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Bears starting quarterback Jay Cutler is in the final year of the extension he signed in 2009 and has the team off to a 3-0 start. But there have been no contract talks so far in-season and the Bears have said they will table any negotiations until after the season. Agents for several of the team's potential free agents said they expected the team to wait until January to try to retain those players.
With Cutler thriving in the new system installed by rookie head coach Marc Trestman, many have wondered if that might expedite contract talks, after a summer in which nothing really materialized. Cutler would be open to negotiations in-season, according to league sources, but neither side is pressing the issue and seem content to let this ride out.
The Bears would apply the franchise tag if need be, should Cutler continue his early season form (based on a $127 million cap projection, the quarterback non-exclusive tag amount would be $16.2M, according to sources). No talks are scheduled and, if/when the sides do sit down, look for Dallas quarterback Tony Romo ($18 million a year on his recent extension) and Matt Stafford ($15.3M per year on his new deal) to be names who would come up in negotiations. Should the Bears have a playoff run similar to what Joe Flacco pulled off in the final year of his deal with Baltimore last year, then the number would obviously go higher.
Cutler, who is making just under $9 million this season, is not turned off by the lack of movement on a new deal, sources said. Like Flacco last year, Cutler seems content to play out his contract and see what the future will bring. The 2014 free-agent market for quarterbacks looks negligible at best, and Cutler would clearly be the best option available through that route, which provides leverage too. After Cutler was acquired from the Broncos, his deal was extended in-season, but that was under a prior regime.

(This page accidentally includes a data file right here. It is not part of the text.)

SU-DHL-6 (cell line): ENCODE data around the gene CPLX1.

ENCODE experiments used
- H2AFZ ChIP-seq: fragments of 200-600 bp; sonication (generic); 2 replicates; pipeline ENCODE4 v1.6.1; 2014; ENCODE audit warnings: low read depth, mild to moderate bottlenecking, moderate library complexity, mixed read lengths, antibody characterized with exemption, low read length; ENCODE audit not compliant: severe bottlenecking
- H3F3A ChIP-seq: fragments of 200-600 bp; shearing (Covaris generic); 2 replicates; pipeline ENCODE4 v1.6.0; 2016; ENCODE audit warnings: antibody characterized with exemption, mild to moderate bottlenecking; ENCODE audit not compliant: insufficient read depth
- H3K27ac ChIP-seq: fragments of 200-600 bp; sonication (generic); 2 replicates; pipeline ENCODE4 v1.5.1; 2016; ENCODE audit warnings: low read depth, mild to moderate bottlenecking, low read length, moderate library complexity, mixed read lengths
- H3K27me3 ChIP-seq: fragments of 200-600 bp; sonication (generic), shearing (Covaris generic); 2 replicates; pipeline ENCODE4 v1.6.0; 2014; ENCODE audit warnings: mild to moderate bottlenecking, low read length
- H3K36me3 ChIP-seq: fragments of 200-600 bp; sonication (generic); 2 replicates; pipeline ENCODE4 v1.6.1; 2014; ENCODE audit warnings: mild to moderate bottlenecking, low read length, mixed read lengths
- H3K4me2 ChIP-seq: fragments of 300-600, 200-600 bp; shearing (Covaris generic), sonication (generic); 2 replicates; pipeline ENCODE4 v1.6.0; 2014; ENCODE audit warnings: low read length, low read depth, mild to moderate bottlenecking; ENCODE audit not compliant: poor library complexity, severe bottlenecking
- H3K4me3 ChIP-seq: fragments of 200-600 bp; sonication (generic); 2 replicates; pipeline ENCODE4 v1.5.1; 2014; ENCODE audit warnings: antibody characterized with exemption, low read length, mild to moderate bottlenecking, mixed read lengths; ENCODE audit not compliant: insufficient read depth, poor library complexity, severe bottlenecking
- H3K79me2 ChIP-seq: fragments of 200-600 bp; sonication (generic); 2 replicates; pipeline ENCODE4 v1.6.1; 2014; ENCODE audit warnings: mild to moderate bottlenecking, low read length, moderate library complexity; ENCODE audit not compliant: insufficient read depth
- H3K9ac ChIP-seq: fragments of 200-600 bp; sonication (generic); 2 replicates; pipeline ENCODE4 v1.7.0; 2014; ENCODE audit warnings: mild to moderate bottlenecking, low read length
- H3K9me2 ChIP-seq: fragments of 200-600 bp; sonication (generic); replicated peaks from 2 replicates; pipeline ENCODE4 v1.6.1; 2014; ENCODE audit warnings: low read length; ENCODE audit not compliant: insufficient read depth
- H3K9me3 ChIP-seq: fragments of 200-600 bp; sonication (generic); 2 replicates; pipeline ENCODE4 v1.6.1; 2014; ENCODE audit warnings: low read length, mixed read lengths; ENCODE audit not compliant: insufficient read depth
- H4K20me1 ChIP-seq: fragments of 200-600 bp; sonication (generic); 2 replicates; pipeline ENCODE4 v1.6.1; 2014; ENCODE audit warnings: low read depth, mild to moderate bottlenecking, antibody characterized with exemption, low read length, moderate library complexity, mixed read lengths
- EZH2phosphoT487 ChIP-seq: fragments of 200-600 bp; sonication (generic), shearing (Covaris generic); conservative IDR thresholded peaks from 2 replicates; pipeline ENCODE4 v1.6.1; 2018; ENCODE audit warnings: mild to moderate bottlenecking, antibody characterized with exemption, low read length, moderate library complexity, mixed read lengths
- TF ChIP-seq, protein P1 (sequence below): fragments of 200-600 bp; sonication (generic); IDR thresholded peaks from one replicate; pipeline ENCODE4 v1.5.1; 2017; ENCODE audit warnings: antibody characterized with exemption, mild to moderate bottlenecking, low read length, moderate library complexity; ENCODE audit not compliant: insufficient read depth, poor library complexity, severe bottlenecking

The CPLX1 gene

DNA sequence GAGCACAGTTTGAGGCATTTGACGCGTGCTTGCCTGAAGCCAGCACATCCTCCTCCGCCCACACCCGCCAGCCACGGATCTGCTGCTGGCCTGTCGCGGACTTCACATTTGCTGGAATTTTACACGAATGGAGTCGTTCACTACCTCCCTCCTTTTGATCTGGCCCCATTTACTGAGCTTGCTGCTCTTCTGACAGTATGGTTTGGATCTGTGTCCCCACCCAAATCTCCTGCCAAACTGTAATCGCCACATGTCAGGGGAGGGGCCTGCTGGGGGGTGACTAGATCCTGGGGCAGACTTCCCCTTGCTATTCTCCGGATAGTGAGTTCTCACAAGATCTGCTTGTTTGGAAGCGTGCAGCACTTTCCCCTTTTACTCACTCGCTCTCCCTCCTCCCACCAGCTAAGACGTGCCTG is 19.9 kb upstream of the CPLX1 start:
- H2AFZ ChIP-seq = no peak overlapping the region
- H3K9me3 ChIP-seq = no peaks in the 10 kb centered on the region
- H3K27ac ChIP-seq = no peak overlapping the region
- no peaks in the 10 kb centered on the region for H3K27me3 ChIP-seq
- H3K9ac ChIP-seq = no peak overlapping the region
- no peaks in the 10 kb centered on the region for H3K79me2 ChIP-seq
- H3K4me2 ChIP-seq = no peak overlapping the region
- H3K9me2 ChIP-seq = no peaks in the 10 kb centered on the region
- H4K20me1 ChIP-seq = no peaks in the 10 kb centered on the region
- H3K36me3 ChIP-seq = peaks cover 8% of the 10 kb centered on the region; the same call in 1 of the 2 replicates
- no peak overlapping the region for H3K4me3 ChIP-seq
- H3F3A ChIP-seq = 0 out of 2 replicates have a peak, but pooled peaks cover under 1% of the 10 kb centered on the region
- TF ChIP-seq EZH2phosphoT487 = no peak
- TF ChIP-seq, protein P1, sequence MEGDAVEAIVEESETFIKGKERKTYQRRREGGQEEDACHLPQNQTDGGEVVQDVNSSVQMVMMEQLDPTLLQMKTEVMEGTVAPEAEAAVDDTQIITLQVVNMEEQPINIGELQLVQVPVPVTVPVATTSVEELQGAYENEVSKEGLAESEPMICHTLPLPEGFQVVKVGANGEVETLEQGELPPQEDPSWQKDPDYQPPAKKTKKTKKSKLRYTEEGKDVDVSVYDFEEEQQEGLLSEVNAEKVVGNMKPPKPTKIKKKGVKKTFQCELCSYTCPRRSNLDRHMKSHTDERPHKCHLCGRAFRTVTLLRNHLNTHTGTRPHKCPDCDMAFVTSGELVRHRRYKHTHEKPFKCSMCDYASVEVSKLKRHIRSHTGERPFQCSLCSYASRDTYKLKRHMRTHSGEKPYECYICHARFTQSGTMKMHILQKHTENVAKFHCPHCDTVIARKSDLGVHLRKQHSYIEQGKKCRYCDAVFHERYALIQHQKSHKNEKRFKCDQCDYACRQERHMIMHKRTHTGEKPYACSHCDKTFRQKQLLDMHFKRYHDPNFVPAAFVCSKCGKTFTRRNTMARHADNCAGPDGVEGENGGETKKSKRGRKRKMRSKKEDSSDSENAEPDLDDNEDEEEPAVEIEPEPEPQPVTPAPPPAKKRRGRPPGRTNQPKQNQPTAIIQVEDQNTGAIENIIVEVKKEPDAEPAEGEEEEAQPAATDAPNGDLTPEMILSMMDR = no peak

New Bears GM Phil Emery is taking a wait-and-see approach to his group of core players whose deals are expiring, and several agents said they have been given an indication no calls would be coming regardless of how their clients perform. Of course, the Bears have gotten off to fast starts throughout Cutler's tenure there and then often faded down the stretch, making the playoffs just once.
In 2009 they started 3-1 and finished 7-9, in 2010 they started 4-1 and reached the playoffs at 11-5, in 2011 they started 2-2 and finished 8-8 and last year they started 7-1 and ended up 10-6.
In addition to Cutler, top corner Charles Tillman, defensive tackle Henry Melton (who was on the franchise tag and recently suffered a season-ending ACL injury), center Robert Garza, and emerging safety Major Wright are key players in the final year of their respective deals. And, in 2014, aging pass rusher Julius Peppers is set to make $14M and count $17.2M against the cap. The Bears could conceivably release him, taking a $6.4M cap hit (they traditionally have abundant cap space) and use that money to pay Cutler. In 2014 star receiver Brandon Marshall and Pro Bowl linebacker Lance Briggs have expiring contracts.
The bottom line: If Cutler keeps playing this way, the Bears will make sure he stays with Trestman, though avoiding the franchise tag with a quarterback is particularly vital, given that players almost always exercise their right to stay away from all offseason activities when on the tag, which would include OTAs. And even if the Bears did strike a deal with Cutler sooner rather than later, given how budgets are set and how deep into the year we are, the bulk of any new money likely wouldn't appear until 2014 anyway.